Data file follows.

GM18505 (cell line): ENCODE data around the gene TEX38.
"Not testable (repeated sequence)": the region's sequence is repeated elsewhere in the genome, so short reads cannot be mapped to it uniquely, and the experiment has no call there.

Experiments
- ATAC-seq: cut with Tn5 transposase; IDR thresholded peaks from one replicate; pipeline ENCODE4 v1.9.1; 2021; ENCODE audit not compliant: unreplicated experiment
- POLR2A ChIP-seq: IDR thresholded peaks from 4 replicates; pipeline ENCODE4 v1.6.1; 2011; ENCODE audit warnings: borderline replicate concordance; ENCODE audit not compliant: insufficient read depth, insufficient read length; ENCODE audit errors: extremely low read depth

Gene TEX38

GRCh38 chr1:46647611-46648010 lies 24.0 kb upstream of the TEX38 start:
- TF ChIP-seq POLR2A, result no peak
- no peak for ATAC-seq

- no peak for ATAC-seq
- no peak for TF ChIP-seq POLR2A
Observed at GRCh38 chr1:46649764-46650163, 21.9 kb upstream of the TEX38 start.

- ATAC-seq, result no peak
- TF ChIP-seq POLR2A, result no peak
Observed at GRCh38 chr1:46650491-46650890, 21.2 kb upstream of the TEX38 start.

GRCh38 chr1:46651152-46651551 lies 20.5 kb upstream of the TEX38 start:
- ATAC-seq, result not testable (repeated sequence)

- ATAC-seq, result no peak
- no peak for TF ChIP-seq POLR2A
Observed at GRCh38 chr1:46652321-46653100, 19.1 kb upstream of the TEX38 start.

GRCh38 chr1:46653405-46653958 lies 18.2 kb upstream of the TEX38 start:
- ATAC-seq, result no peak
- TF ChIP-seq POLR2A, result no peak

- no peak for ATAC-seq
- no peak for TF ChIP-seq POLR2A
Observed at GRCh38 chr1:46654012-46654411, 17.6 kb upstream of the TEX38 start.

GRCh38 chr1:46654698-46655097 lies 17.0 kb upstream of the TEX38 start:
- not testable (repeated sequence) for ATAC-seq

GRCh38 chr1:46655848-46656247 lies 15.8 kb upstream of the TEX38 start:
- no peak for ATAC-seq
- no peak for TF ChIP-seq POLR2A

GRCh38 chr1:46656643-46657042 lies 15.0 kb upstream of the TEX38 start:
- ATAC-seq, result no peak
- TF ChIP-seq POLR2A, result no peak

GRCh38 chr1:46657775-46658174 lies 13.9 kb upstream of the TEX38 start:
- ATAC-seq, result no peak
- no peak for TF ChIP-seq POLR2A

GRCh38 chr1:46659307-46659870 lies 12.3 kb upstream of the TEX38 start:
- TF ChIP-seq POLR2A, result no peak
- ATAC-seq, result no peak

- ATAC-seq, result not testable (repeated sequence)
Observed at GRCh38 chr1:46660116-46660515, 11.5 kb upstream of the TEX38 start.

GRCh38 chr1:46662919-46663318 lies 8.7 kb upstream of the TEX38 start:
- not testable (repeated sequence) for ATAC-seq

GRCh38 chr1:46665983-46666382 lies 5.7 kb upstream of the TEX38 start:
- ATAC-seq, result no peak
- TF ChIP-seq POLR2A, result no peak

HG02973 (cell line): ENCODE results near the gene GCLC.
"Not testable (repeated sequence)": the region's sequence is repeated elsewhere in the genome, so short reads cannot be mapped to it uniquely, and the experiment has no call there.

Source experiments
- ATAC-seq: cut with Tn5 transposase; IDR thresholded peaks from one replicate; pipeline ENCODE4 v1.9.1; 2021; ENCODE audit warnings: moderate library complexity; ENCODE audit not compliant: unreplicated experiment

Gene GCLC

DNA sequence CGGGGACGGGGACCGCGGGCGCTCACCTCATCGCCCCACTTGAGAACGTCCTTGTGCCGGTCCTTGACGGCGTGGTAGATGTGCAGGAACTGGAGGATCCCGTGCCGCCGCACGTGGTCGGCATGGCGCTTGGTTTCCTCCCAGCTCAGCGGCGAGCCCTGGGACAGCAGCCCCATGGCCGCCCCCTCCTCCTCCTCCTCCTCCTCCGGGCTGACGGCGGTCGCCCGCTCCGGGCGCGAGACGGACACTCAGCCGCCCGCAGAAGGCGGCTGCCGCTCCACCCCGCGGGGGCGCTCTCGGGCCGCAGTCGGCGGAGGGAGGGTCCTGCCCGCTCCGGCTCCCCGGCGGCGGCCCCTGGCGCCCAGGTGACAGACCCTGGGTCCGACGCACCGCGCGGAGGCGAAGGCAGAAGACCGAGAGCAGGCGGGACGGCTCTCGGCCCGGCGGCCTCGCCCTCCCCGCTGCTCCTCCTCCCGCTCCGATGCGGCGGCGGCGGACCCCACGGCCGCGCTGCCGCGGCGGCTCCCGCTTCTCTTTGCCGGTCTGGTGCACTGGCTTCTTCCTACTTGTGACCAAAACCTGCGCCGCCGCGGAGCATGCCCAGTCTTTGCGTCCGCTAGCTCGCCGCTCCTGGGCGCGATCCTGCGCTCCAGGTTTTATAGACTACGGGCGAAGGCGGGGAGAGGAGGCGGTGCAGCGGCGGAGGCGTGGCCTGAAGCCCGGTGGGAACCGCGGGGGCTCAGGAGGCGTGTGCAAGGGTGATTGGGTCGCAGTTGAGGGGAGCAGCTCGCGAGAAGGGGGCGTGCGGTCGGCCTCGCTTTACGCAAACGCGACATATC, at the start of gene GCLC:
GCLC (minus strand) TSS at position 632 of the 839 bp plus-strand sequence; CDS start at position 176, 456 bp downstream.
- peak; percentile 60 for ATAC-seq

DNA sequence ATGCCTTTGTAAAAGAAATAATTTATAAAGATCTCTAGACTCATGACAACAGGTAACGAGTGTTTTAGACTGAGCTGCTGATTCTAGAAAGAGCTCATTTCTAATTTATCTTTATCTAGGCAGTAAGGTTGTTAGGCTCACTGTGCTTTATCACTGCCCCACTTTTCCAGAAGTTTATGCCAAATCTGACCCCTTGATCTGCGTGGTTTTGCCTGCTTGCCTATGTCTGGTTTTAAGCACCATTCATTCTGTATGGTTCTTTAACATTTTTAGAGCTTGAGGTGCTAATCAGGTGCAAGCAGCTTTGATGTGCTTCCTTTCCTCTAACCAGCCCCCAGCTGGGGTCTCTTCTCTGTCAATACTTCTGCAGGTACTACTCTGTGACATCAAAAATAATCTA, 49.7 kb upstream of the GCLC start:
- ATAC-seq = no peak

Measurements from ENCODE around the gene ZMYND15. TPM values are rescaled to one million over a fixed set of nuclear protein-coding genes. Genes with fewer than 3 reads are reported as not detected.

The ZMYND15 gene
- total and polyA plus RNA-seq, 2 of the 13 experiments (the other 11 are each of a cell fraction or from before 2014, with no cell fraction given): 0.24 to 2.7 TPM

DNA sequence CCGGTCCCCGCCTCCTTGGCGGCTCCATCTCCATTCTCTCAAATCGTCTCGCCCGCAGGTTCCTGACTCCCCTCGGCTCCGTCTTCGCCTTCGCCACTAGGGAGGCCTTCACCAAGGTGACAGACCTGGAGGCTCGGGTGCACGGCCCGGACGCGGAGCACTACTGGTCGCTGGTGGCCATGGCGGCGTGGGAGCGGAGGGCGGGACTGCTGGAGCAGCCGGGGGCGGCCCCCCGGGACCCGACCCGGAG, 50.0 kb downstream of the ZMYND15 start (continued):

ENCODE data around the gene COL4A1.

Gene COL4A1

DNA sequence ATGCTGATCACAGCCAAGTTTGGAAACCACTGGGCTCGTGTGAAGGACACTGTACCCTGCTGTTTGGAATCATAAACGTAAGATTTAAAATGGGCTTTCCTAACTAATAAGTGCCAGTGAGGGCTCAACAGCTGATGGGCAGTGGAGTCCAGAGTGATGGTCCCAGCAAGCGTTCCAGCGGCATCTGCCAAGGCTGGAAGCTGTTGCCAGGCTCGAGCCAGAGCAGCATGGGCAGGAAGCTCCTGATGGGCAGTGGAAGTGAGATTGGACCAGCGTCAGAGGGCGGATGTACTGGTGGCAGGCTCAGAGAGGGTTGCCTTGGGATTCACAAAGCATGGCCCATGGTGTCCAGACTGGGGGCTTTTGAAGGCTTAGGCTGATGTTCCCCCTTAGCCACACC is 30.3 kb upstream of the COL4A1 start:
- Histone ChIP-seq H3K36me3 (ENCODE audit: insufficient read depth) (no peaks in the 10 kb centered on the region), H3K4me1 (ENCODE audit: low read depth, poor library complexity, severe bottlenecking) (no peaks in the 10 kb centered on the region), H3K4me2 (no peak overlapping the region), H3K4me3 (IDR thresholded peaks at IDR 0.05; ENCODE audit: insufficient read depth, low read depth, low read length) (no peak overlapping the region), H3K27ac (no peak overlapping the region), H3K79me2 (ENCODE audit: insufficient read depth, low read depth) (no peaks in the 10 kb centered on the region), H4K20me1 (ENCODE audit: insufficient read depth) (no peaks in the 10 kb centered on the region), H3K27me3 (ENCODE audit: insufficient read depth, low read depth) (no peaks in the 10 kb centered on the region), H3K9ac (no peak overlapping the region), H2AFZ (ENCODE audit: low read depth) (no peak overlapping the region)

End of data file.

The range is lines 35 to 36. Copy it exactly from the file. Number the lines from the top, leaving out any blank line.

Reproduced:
GRCh38 chr1:46657775-46658174 lies 13.9 kb upstream of the TEX38 start:
- ATAC-seq, result no peak